Volunteers needed for an anti-racist project to bring resilience and beauty to the southeast side of Grand Rapids
GRAND RAPIDS, MI – An anti-racist project to bring resilience and beauty to the southeastern part of the city is looking for volunteers to help with the work.
The spoken poetry group Diatribe is looking for volunteers to help prepare buildings for the wall work, as well as 15 people to help prospect and conduct household surveys in zip code 49507.
“If community members are wondering how they can support our initiatives, we encourage them to start with small but powerful acts. This opportunity will allow many people to get involved in a concrete way ”, declared Marcel“ Fable ”Price, general manager of the Diatribe.
“Our work to change the perception of the 49507 neighborhood begins with us. Everyone involved in any part of this project will be monumental.
La Diatribe is also a non-profit organization whose programming aims to empower young people and create community change.
Related: Anti-Racism Project to bring large murals to the southeast side of Grand Rapids
Volunteers for neighborhood canvassing will be paid $ 500 after 30 hours of work. Canvassers are recruited and paid through the Garfield Park Neighborhood Association.
Volunteers are also needed to prepare a total of seven buildings for the wall work by cleaning surfaces, getting rid of peeling paint and priming the walls.
Jocelyn Barnes, teacher and communications manager with the Diatribe, said door-to-door canvassers will engage with the 49507 community and hear what liberation and recovery mean to them, as well as the changes that they would like in the city.
“With regard to this project, in particular, we are looking to restore resilience to our city,” said Barnes. “In order to bring resilience, we need to know what the resilience of these community members would look like. “
The company is part of Project 49507, which kicked off earlier this year with the goal of moving the narrative around the 49507 zip code.
“Project 49507 in its entirety aims to bring resilience and beauty back to our city, and particularly to a historically underfunded and overpolished community,” said Barnes.
The southeast side of the city has long been associated with violent crime, and the 49507 zip code, in particular, had more children with high levels of lead in their blood than any other zip code in the state, according to tests carried out in 2015.
Located generally east of US 131 and between Franklin and 28th Street, ZIP code 49507 is also part of the city’s third largest neighborhood, which has the highest concentration of black residents and the lowest amount of investment. public and private in the three districts of the city.
Diatribe officials say the project is by and for people of color and is led by people of color, LGBTQ + members and young people.
The project will see seven buildings across zip code 49507 painted with murals lit by community listening sessions with more than 100 people of color earlier this year.
Barnes said there is currently no timeline for when the murals will begin painting or when they will be unveiled. She said artists are currently drafting what the murals will look like.
“Art, especially art that matters, takes time, so we don’t really have a timeline for when these will be finished,” she said.
Participants in these listening sessions were asked what recovery and release meant to them, and their feedback and how the community felt will be incorporated by the muralists. Some comments included the desire to see love in the community.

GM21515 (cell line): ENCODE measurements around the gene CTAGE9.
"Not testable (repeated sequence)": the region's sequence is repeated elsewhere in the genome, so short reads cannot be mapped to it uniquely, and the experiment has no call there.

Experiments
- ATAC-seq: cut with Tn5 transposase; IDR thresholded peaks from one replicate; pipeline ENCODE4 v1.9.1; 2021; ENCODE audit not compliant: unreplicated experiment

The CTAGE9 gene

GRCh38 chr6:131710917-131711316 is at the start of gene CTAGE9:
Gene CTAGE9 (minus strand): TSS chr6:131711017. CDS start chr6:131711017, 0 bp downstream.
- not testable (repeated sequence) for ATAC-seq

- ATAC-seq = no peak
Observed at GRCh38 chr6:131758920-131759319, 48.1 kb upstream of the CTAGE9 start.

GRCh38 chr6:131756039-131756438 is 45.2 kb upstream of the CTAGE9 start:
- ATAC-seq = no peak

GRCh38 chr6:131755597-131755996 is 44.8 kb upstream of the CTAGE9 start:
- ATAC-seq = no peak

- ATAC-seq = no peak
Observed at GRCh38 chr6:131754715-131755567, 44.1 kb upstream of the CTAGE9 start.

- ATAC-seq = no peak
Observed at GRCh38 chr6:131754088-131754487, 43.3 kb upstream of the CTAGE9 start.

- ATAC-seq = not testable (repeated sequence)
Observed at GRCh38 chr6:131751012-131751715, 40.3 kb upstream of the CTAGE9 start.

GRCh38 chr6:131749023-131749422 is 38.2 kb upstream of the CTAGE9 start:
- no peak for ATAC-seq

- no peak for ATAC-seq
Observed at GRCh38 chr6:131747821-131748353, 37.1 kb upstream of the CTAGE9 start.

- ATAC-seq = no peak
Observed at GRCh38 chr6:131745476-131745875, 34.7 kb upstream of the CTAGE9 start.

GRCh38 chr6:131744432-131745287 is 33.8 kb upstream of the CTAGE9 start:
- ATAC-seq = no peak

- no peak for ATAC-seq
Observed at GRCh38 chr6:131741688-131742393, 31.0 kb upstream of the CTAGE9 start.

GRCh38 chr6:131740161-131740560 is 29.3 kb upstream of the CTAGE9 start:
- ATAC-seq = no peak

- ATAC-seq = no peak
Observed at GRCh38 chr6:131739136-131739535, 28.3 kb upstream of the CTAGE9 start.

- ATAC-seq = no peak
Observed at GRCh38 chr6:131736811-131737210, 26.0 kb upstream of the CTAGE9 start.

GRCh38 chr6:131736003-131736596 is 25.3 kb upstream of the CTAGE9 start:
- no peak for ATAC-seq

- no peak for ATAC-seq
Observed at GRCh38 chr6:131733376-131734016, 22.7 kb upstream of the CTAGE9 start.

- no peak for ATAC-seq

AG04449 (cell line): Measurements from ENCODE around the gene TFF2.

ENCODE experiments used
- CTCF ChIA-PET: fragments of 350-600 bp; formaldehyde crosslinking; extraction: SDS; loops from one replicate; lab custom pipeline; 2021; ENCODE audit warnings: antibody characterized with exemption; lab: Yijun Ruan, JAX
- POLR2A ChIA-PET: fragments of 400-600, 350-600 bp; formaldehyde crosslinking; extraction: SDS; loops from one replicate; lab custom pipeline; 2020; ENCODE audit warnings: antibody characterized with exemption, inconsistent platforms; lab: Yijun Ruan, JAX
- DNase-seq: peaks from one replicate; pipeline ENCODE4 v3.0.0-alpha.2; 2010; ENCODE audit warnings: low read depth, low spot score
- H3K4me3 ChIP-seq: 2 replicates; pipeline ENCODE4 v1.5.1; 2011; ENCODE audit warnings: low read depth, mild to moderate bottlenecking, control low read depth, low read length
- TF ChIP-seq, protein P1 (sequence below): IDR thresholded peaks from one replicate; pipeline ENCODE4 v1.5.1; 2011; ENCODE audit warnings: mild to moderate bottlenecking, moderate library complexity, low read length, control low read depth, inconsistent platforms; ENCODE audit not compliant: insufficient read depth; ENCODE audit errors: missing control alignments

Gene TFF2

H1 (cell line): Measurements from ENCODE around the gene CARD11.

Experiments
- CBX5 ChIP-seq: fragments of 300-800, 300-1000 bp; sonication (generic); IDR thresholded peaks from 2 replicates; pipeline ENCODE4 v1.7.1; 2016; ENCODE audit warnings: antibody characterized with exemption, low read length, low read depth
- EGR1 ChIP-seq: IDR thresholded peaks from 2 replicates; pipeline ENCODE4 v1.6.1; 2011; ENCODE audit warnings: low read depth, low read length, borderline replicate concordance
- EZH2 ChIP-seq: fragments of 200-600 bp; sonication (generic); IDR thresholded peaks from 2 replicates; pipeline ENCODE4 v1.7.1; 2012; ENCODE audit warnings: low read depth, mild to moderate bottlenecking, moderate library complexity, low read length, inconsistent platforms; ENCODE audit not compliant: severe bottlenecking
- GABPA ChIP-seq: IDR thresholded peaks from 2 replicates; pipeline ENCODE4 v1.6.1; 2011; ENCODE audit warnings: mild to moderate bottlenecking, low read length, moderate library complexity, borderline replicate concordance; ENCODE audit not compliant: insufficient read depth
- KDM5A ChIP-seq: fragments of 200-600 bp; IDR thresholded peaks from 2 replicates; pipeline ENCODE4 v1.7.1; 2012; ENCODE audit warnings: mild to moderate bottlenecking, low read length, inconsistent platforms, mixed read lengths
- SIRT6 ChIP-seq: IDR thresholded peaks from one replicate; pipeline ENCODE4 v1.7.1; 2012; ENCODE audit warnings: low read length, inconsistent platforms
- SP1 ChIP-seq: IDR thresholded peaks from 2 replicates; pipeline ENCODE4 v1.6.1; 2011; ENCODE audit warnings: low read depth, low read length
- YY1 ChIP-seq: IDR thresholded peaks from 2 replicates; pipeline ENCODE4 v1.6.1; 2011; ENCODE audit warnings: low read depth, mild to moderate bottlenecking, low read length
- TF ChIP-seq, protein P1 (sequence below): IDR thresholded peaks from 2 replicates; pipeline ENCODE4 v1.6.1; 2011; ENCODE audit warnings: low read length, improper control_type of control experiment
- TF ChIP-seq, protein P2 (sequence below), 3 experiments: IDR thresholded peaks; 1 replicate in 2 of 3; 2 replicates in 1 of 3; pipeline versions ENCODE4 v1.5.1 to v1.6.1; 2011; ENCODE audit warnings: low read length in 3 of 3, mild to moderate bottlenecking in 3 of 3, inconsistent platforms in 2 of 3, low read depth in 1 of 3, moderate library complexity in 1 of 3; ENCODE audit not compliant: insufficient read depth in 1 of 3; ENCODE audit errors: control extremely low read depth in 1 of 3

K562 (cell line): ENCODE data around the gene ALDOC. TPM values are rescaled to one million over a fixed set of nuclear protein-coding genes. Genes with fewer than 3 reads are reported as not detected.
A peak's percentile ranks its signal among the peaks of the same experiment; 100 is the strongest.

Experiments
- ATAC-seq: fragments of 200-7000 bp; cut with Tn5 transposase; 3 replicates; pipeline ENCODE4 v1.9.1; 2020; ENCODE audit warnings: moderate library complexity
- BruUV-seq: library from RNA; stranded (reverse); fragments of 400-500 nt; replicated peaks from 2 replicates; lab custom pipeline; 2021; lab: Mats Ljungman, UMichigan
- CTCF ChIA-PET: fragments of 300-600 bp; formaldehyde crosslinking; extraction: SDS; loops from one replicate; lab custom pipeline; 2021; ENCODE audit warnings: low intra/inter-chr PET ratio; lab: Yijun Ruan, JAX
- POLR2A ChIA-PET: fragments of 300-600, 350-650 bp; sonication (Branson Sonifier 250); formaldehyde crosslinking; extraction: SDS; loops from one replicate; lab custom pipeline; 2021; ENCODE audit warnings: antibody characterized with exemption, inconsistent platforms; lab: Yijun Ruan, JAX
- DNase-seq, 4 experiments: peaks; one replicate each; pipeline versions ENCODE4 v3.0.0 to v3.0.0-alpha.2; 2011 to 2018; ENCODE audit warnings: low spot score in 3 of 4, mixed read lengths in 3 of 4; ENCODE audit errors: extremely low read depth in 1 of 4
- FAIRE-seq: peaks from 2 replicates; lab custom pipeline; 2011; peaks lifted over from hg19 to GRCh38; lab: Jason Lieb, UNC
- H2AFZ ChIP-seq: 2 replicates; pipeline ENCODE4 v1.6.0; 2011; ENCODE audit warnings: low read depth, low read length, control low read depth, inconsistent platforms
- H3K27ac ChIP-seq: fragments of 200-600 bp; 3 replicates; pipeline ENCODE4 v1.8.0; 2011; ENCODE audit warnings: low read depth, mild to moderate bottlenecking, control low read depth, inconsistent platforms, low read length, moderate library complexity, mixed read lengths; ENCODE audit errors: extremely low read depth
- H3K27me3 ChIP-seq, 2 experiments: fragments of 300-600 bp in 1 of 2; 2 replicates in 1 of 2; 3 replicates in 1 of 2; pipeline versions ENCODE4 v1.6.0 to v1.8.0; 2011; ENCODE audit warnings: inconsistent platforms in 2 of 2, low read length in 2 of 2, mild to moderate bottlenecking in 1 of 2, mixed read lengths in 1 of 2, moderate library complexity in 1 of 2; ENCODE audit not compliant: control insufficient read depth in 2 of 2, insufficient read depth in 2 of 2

“If you see yourself reflected in the world around you, it makes you feel like you have a place there, and that’s what this project is: it’s a great project of creating places to long term, ”Barnes said of the importance of murals. “We are seeking to reclaim what is rightfully owned by the community with this project.”
Project 49507 will run over three years.
The murals will be located on the following buildings and businesses:
- La Casa De La Cobija on 2355 Division Ave. S
- Public wire on 1405 Buchanan Ave. SW
- Boost your mobile at 1221 Madison Ave. SE
- 40-acre head office on 703 Eastern Ave. SW
- The Southeast Market on 1220 Kalamazoo Ave. SE
- Black businesses in the Grand Rapids area on 2012 Eastern Ave. SE
- The Old Goat on 2432 Eastern Ave. SE
Another component of the project is ongoing summer programming for youth in grades 7 to 12. During the weekly program, students in each session will learn poetry and self-expression and have the opportunity to share their stories and be themselves.
While all in-person sessions are full, virtual classes remain open. Virtual classes, which began June 17, run from 3 p.m. to 4:30 p.m. every Thursday through August 19. People can know more at this link: https://thediatribe.org/summer-program/.
“Supporting our young people by giving them new ways of expressing themselves is one of the main goals of our organization,” said Gleason, education director for the Diatribe. “We want to show children and adults healthy ways to express themselves. Art is the best way.
The Diatribe is also partnering with the Fair Housing Center of West Michigan to teach students in class once a week for nine weeks about housing discrimination, redlining, gentrification and the impacts of housing. This work with Ottawa Hills High School, 2055 Rosewood Ave. SE, is completed for 2021.
School districts interested in bringing Diatribe programming to their schools can email [email protected]
Joe Biden plans a visit to Traverse City this weekend
Whitmer blames climate change and underfunded infrastructure as she examines flood damage in Detroit
Stolen Boy Scout Trailers Found in Grand Rapids